Tuesday, May 20, 2008
TWD: Quintuple Chocolate Brownies
This week I joined a weekly baking group called “Tuesdays with Dorie” (TWD for short). Members bake a weekly confection from the book “Baking: From My Home to Yours” by Dorie Greenspan and post about it on (surprise!) Tuesday.
This is a wonderful cookbook, with fantastic pictures and recipes alike. I highly recommend it! Believe it or not, I have a mammogram story to go with this book that I might share one of these days, lol.
This week’s recipe was Traditional Madeleines, chosen by Tara of Smells Like Home. You can find the recipe HERE.
Those bakers (like me) who don’t have a madeleine pan were given the option of baking a past TWD recipe instead. For me, it came down to choosing between The Most Extraordinary French Lemon Cream Tart and the Quintuple Chocolate Brownies. I’m the only lemon fan in the house so brownies it was. Besides, how can I NOT bake a recipe with the words “quintuple” and “chocolate” in the title?
Mixing the flour, salt, and cocoa powder with the chocolate, butter, egg, and vanilla mixture:
The verdict? They had a rich, chocolate flavor and I liked the addition of the white chocolate glaze on top. They were a little more dense and fudgy than I like, though. My kids didn’t seem to mind, however, and took after them like they hadn’t eaten in two days. They were also a snap to make.
OK, confession time. My favorite brownies are from a (gasp!) mix. Actually, its two mixes, Betty Crocker Chocolate Chunk and Ghiradelli Double Chocolate, mixed together, prepared according to both package directions and baked in a 9x13-inch pan. They’re the perfect balance between fudgy and cakey and are nice and thick.
So, there you go… my first TWD post. Looking forward to next week’s recipe.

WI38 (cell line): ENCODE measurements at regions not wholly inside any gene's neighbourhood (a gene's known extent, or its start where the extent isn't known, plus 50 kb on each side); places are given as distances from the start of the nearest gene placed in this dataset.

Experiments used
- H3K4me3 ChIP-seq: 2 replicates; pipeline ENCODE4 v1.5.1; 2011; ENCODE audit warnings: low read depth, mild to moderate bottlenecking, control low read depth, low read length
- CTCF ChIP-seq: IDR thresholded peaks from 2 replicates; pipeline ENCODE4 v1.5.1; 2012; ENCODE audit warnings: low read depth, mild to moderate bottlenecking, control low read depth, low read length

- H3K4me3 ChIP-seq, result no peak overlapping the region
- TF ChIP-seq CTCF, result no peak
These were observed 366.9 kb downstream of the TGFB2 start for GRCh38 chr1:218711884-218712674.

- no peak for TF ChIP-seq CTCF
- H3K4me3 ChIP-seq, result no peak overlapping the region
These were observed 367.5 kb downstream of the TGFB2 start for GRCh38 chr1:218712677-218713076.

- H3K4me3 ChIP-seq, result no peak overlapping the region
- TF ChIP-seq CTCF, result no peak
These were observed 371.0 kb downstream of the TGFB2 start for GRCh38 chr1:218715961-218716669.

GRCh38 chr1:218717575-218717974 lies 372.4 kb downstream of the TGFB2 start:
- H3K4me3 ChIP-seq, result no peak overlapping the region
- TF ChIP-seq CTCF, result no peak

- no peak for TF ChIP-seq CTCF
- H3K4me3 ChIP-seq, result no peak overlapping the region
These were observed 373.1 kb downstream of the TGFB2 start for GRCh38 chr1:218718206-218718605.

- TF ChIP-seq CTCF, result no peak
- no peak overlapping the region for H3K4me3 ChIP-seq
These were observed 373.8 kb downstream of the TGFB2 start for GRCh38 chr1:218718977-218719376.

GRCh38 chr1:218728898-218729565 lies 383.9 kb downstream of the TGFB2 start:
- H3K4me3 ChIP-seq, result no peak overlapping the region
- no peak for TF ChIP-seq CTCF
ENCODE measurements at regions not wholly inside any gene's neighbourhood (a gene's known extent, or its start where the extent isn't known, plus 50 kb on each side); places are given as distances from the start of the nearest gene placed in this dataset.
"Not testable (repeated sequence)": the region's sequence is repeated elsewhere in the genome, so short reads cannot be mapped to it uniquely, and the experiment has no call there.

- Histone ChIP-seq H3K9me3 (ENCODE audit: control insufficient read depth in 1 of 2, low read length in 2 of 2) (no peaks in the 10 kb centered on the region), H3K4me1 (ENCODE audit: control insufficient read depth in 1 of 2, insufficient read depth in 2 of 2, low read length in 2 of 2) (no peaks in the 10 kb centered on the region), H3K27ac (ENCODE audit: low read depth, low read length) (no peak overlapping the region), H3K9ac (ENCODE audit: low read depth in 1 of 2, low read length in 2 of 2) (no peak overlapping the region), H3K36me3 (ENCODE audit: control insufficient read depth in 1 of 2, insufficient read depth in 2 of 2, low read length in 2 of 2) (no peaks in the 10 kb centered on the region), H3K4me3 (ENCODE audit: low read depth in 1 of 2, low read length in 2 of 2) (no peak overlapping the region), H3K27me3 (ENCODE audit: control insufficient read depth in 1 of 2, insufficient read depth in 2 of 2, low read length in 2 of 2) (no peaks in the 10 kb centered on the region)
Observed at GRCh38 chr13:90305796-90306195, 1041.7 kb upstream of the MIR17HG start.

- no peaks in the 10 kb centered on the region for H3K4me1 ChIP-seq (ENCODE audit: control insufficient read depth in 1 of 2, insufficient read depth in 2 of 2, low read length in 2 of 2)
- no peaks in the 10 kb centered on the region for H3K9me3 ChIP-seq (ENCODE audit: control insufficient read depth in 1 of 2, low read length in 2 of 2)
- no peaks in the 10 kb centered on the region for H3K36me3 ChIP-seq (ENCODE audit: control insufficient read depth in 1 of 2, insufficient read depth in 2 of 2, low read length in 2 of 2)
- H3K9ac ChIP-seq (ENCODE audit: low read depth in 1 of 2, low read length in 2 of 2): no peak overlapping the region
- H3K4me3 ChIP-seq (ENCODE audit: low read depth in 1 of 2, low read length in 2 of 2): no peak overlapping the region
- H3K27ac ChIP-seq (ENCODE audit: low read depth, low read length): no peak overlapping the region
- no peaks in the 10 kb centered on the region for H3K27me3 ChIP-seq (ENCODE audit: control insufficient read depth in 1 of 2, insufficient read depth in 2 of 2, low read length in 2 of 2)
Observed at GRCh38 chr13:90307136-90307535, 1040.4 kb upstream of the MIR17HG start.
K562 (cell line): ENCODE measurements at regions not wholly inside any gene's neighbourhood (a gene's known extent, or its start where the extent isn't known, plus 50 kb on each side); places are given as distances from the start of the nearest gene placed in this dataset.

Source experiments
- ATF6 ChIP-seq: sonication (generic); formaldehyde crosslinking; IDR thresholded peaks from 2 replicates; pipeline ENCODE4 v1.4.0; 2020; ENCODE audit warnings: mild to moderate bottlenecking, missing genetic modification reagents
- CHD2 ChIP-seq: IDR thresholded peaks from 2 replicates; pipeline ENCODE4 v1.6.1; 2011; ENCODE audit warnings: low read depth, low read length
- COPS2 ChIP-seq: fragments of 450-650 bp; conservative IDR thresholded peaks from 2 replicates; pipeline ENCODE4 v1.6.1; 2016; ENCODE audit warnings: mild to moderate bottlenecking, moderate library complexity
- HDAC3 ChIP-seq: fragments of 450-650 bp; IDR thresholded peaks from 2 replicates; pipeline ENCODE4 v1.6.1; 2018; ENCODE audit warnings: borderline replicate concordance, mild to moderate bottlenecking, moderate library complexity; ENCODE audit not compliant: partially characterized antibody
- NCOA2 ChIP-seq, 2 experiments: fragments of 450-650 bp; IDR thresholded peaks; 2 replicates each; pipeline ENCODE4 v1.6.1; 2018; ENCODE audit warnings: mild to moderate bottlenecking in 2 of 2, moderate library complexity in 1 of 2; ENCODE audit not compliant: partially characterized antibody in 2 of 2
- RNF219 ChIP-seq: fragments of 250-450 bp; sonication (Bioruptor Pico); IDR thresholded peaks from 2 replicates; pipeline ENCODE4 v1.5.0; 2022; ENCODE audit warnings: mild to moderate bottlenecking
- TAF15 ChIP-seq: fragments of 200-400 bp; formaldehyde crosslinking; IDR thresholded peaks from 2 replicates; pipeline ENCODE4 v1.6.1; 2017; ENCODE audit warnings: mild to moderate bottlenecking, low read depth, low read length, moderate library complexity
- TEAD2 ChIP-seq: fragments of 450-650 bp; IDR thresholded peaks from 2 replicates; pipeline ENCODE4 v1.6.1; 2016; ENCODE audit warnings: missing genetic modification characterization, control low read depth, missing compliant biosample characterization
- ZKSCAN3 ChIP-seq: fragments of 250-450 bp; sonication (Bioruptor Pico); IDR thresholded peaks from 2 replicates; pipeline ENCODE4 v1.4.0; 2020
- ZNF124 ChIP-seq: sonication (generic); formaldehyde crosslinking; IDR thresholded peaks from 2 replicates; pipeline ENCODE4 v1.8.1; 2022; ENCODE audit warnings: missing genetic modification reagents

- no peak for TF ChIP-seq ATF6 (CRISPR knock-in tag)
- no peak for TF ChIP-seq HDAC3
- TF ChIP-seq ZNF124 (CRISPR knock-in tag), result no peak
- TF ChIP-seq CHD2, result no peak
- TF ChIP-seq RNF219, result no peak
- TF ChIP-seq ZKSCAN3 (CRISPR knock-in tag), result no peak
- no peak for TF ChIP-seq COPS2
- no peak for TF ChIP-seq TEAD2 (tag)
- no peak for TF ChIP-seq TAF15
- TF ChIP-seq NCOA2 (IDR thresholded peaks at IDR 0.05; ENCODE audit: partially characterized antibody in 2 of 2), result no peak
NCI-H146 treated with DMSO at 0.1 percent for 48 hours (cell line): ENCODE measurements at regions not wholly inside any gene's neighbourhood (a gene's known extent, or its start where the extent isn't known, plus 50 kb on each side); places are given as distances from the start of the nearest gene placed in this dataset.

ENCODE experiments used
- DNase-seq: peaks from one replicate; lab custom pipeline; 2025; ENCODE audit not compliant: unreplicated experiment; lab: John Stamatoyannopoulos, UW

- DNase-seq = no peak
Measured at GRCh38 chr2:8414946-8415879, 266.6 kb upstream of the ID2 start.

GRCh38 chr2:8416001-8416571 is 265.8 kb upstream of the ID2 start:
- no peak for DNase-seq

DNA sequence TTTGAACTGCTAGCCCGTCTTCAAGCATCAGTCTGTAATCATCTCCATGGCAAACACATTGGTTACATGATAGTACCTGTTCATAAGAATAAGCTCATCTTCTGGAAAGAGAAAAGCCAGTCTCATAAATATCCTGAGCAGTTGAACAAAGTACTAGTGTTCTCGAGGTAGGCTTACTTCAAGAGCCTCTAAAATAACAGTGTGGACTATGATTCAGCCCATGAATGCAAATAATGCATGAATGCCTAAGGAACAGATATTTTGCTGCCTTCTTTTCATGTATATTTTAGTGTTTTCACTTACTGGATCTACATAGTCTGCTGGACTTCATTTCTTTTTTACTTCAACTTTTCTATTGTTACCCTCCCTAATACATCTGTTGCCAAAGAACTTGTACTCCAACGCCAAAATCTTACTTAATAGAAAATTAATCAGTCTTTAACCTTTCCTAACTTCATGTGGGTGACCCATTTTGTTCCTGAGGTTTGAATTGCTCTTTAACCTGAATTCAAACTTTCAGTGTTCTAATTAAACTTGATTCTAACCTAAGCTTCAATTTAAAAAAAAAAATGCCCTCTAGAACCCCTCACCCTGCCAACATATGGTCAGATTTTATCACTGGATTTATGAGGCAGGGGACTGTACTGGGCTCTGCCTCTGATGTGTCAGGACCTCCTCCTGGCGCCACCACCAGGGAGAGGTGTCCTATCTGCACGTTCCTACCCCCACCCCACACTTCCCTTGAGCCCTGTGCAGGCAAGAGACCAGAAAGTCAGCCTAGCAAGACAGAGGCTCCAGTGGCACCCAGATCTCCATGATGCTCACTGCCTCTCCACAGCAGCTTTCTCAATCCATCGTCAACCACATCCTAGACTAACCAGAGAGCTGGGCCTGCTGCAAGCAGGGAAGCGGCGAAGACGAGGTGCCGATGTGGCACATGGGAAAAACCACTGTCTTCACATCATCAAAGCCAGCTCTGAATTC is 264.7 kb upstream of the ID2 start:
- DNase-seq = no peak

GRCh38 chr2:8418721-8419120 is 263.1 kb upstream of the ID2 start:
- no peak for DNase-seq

Quintuple Chocolate Brownies
For the Brownies:
1/2 cup all-purpose flour
1/4 cup unsweetened cocoa powder
1/2 tsp salt
1 stick (8 Tbsp) unsalted butter, cut into 8 pieces
3 oz unsweetened chocolate, coarsely chopped
3 oz bittersweet or semi sweet chocolate, coarsely chopped
2 Tbsp strong coffee
1 Cup sugar
3 large eggs
1 tsp vanilla
6 oz premium-quality milk chocolate, chopped into pieces, or chocolate chips
1 Cup chopped nuts *(I left out the nuts)
For the glaze:
6 oz premium quality white chocolate, finely chopped
1/3 cup heavy cream
Center a rack in the oven and preheat the oven to 325 degrees. Line a 9-inch square baking pan with foil, butter the foil and place the pan on a baking sheet.
Sift together the flour, cocoa, and salt.
Set a heatproof bowl over a saucepan of simmering water and add, in the following order, the butter, the two chocolates and the coffee. Keeping the pan over low heat, warm just until the butter and chocolates are melted-you don't want the ingredients to get so hot they separate, so keep an eye on the bowl. Stir gently, and when the mixture is smooth, set it aside for 5 minutes.
Using a whisk or a rubber spatula, beat the sugar into the chocolate mixture. Don't beat too vigorously-you don't want to add air to the batter-and don't be concerned about any graininess. Next, stir in the eggs one at a time, followed by the vanilla. You should have a smooth, glossy batter. If you're not already using a rubber spatula, switch to one now and gently stir in the dry ingredients, mixing only until they are incorporated. Finally, stir in the milk chocolate chops and the nuts. Scrape the batter into the pan.
Bake for about 35 minutes, or until a thin knife inserted into the center comes out streaked but not thickly coated. Let rest for at least 30 minutes.
Turn the brownies out onto a rack, peel away the foil and place it under another rack-it will be the drip catcher for the glaze. Invert the brownies onto the rack and let cool completely.
Make the glaze:
Put the white chocolate in a heatproof bowl. Bring the heavy cram to a boil and pour it over the chocolate. Wait 30 seconds, then gently stir until the chocolate is melted and the glaze is smooth. Pour evenly over the brownies and spread to cover the entire surface. Refrigerate brownies for at least 20 minutes for glaze to dry, and cut into squares.